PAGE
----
Venue News: Rams Submit Upgrade Plans for Edward Jones Dome; Marlins Iron Out Stadium Kinks

The St. Louis Rams have submitted plans to upgrade the Edward Jones Dome, a key step to making sure the team doesn’t leave town. The team turned in its counterproposal on Tuesday, declining to release details. The plan was given to the St. Louis Convention and Visitors Commission, the operator of the dome that announced its own plan in February. The rejected CVC plan included $124 million in improvements, featuring a massive scoreboard measuring 96 feet long, new club seats, windows to add natural light and even a 50,000-square-foot attachment with a ”Geek Suite” area for electronic buffs and fantasy football players. But the CVC plan called for the team to pay 52 percent of the cost, or about $64.5 million Taxpayers in St. Louis city and county would have been asked to pick up the rest of the cost or some $60 million…

…Miami Marlins president David Samson said it was going to take the organization all year to work out the kinks at the new ballpark. A month in, the Marlins are still trying to figure out how to plug leaks in their 8,000-ton retractable roof and how to stop the grass from dying in the outfield. With the team hitting the road Tuesday for nine games, the grounds crew at Marlins Park is first going to turn its attention to the grass in the outfield — particularly right field — that is turning brown. The Marlins already have replaced the turf in right field once — before opening night. Samson said there’s always a chance they might have to replace the sod entirely. During the Marlins’ trip, the grounds crew will use sun lamps to help the grass grow. Samson said the Marlins are confident natural grass can be successful in the ballpark, even with the roof closed for most games…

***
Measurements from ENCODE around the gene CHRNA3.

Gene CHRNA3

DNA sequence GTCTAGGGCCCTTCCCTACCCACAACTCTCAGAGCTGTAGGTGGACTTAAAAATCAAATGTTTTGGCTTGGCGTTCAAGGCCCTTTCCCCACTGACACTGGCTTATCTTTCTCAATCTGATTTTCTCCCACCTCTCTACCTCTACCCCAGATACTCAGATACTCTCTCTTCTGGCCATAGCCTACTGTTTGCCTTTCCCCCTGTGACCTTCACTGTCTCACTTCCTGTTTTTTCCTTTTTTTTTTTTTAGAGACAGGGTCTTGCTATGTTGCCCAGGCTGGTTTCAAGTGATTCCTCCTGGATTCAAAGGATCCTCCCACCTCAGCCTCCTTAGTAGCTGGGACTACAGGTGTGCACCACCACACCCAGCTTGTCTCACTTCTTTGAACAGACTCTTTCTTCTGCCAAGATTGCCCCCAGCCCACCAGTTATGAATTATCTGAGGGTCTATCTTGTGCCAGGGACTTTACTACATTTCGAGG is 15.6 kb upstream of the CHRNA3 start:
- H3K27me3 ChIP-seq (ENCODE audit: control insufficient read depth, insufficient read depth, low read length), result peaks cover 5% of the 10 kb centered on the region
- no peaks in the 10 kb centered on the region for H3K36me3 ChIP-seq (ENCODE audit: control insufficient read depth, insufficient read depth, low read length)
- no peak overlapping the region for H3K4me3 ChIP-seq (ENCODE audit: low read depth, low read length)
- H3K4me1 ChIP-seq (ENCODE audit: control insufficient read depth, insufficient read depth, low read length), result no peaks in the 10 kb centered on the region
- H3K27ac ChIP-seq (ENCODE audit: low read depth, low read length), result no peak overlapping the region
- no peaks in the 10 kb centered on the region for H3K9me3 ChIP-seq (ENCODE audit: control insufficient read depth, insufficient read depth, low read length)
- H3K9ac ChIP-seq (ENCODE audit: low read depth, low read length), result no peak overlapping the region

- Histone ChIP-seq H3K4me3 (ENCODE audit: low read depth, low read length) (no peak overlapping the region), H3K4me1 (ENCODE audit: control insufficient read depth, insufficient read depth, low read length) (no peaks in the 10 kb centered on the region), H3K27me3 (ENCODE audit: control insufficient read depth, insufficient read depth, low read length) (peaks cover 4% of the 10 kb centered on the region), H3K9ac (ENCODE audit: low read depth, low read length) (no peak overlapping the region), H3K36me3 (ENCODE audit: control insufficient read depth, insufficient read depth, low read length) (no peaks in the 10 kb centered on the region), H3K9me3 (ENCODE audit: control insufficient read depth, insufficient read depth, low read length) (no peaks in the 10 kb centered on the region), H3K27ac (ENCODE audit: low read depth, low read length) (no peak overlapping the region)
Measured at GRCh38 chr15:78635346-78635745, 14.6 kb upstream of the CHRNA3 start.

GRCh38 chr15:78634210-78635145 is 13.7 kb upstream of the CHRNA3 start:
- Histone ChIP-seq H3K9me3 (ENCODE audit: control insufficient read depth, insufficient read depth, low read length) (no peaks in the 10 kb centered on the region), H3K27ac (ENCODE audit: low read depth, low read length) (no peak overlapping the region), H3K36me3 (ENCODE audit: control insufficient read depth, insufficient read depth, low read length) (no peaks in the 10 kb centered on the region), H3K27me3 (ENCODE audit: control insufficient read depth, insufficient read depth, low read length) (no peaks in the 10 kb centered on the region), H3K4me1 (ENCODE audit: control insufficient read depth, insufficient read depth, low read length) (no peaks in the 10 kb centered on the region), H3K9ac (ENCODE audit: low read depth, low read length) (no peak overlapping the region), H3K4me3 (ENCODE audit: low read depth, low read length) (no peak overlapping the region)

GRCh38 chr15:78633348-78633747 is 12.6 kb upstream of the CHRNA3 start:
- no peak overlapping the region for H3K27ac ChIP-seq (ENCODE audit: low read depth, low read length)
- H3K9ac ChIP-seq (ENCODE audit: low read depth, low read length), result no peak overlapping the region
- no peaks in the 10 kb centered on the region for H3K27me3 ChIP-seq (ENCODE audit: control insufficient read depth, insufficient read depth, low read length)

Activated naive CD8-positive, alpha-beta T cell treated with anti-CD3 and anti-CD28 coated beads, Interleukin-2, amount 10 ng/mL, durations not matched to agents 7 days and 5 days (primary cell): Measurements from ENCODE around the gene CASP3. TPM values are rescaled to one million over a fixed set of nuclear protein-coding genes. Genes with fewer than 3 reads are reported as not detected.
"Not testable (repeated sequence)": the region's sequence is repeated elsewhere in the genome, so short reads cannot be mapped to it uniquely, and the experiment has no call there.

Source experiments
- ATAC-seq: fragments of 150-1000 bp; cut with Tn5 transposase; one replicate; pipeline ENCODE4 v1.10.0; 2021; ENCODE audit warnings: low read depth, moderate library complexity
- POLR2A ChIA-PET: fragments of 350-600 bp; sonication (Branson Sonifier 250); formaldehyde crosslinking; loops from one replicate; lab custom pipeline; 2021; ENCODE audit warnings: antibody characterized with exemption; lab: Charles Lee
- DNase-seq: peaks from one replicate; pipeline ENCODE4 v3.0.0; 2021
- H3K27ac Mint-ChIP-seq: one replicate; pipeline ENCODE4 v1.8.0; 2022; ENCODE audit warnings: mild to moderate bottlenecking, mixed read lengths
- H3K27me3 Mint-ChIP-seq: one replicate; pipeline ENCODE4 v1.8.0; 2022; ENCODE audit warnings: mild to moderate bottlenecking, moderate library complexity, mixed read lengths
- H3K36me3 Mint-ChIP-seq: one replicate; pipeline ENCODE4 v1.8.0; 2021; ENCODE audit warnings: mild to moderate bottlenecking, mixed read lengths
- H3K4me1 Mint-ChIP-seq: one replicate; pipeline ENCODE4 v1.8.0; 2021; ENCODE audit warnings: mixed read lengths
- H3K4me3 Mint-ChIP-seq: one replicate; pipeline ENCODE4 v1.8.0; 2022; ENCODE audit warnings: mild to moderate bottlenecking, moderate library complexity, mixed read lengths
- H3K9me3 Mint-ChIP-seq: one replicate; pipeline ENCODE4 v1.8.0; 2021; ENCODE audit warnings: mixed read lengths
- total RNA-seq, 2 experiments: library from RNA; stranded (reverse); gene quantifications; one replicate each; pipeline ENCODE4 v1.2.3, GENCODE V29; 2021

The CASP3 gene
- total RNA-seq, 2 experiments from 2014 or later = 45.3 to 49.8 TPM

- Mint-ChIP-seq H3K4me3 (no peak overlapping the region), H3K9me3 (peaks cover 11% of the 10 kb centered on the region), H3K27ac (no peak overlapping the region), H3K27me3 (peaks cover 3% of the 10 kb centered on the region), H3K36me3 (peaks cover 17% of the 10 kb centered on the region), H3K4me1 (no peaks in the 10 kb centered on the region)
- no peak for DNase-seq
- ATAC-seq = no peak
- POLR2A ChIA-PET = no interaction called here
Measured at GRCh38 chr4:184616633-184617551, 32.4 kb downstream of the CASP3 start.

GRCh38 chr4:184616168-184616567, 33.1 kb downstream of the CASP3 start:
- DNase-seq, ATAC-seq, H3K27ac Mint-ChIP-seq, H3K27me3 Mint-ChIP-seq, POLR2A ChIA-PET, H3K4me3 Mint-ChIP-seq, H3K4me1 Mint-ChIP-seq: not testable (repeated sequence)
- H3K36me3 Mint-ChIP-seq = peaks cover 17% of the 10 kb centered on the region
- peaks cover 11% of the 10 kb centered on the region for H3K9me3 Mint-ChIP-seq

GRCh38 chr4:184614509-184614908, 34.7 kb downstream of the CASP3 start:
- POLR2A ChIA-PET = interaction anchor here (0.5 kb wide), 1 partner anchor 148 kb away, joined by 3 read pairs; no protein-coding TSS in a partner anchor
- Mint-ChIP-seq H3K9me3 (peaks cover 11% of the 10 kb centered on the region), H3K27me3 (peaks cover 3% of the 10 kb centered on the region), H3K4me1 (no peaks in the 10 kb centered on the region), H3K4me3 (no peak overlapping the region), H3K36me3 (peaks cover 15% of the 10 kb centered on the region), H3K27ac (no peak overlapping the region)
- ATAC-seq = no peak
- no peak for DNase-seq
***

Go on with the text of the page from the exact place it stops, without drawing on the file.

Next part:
…The big push at Minnesota’s Capitol to pass a public subsidy for a new Vikings stadium stalled Tuesday, as the proposal got snared in the partisan politics that have defined the state government under a Democratic governor and Republican legislative majorities. The prospect of impending House and Senate floor votes on the $975 million stadium plan appeared to dissolve after Republican legislative leaders unexpectedly debuted a brand-new financing plan that differs significantly from the proposal negotiated by Gov. Mark Dayton’s administration, the Vikings, and the city of Minneapolis. GOP leaders called for shrinking the proposed $400 million state contribution by an unspecified amount, eliminating the stadium’s roof, and paying for it with state general bonds rather than tax money from an expansion of legal gambling…

…Markham, Ontario, may be one step closer to building an NHL-ready arena after city councilors approved a plan to finance a new sports complex. The 20,000-seat arena comes with a $325-million price tag, half of which will be covered by a private partnership, GTA Sports and Entertainment (GTASE), with the other half to be covered by the city. Late Thursday, the city council voted 11-2 to go ahead with plans to borrow $162.5 million. The plan claims Markham won’t need property tax hikes to cover its share. Instead, the money will come from charges to developers, parking, and surcharges on arena tickets.

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